The Labor Committee has sued New York City in an effort to try to stop it from changing its medical benefits.
The Municipal Labor Committee, a group that represents city workers, has sued New York City in an attempt to stop it from being able to move forward with a request for proposals to change the health insurance benefits that the employees will be receiving.
NYC will soon be seeking a new insurer for its massive benefits plan that will require premiums to be paid by workers.
In April, Deputy Mayor Caswell Holloway announced that New York City would be looking for a new provider for its huge health insurance plan that is worth an estimated $6 billion. This new plan will mean that city workers will need to pay premiums for their coverage for the first time since it was created. At the same time, it will also offer discounts to workers who take part in various forms of wellness programs.
The Municipal Labor Committee is now seeking a court order to stop the pursuit of these health insurance proposals.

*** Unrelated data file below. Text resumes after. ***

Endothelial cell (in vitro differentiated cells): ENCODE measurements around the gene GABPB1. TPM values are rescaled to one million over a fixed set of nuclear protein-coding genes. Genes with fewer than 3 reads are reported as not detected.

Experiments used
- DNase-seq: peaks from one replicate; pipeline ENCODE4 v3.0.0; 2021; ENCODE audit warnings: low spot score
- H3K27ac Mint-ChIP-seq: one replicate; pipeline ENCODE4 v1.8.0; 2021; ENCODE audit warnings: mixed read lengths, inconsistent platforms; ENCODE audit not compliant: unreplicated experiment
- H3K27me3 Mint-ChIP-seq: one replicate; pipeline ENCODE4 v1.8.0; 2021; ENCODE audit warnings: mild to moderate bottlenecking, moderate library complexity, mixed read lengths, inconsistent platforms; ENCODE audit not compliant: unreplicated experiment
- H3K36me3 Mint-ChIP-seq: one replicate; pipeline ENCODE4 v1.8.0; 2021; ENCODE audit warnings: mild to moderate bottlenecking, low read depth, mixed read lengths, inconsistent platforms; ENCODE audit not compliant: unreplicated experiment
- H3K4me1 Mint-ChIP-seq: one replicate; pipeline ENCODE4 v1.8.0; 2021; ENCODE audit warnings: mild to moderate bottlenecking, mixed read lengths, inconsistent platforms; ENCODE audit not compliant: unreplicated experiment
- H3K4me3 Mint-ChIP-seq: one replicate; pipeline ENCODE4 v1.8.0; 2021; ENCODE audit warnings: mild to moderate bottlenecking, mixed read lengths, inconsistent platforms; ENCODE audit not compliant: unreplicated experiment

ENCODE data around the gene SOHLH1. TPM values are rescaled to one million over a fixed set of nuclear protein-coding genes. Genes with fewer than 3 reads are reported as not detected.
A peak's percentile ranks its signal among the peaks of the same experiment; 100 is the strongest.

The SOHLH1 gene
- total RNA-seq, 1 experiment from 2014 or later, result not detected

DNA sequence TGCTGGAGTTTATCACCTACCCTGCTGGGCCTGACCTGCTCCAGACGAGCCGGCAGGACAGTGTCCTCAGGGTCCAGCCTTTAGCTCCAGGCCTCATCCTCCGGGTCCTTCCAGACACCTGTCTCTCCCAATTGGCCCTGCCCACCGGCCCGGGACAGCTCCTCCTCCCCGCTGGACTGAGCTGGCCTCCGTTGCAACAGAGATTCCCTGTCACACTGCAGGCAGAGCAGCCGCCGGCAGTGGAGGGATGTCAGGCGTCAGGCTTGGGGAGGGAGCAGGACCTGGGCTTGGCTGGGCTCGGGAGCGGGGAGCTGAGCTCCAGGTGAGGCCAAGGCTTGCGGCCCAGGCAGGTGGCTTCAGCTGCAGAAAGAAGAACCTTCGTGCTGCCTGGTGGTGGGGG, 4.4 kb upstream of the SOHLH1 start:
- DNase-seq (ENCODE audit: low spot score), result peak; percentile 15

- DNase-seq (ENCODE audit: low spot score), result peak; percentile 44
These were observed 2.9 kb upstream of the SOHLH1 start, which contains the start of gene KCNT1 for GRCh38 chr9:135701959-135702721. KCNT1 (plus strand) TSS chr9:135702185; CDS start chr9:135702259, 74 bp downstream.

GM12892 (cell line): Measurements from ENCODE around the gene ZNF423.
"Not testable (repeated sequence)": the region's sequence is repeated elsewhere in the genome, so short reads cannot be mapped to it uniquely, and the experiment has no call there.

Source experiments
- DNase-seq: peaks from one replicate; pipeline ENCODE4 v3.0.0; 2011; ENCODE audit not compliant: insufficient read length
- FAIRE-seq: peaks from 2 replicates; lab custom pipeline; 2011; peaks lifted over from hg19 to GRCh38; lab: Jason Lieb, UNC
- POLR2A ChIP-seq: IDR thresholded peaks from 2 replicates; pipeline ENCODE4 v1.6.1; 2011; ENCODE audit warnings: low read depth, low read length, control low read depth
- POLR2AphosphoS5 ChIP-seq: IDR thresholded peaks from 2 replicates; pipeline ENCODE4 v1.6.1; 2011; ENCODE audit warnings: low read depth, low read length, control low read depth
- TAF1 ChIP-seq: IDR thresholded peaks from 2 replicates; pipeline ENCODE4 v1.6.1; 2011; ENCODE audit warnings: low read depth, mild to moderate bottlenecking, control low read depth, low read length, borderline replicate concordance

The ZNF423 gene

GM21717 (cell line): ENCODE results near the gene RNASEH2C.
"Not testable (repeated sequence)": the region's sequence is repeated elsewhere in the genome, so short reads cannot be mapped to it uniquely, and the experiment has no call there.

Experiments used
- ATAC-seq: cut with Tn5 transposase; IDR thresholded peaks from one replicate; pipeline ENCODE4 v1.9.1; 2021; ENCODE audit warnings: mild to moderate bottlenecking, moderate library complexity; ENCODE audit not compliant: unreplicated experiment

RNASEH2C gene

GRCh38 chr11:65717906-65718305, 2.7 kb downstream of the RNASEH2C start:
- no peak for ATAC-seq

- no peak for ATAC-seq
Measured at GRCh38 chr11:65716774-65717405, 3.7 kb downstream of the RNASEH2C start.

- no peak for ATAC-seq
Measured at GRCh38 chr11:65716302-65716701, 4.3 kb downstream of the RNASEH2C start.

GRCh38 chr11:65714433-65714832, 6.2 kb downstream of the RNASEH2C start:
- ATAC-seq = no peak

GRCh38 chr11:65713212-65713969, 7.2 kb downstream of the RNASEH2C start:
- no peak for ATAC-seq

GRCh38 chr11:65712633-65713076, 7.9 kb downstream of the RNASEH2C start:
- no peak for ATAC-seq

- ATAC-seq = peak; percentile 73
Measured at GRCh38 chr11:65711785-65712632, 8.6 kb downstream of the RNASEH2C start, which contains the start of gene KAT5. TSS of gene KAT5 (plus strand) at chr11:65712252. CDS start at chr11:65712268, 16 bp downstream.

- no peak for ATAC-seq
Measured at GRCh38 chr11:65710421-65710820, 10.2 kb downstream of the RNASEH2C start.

The Municipal Labor Committee is the group that is responsible for negotiating the health insurance benefits on behalf of city workers with the officials from the municipality. It is attempting to obtain a court order that will put a halt to the city’s efforts to receive proposals from insurers for this type of plan without the consent of the group. This, according to the official complaint that has been filed in Manhattan with the New York State Supreme Court.
According to the chairperson of the Municipal Labor Committee, Harry Nespoli, in a statement, New York City is hurrying to release the request for proposals (RFP), but that this process is a “deeply flawed” one. He went on to explain that “First, the city’s unilateral action, without including the views of the city workers who receive those services in the decision-making process, goes directly against previous agreements. Second, making a $7 billion spending decision for services beginning six months after the mayor’s last day in office prevents any accountability for this important decision.”
According to Holloway, the health insurance proposal, which is required to receive union approval, would save the city approximately $400 million per year. The current contracts have already expired for all of the 300,000 people who are employed by the city and Mayor Michael Bloomberg has stated that any new deal that is established must have the workers starting to pay premiums for a part of the cost of their coverage.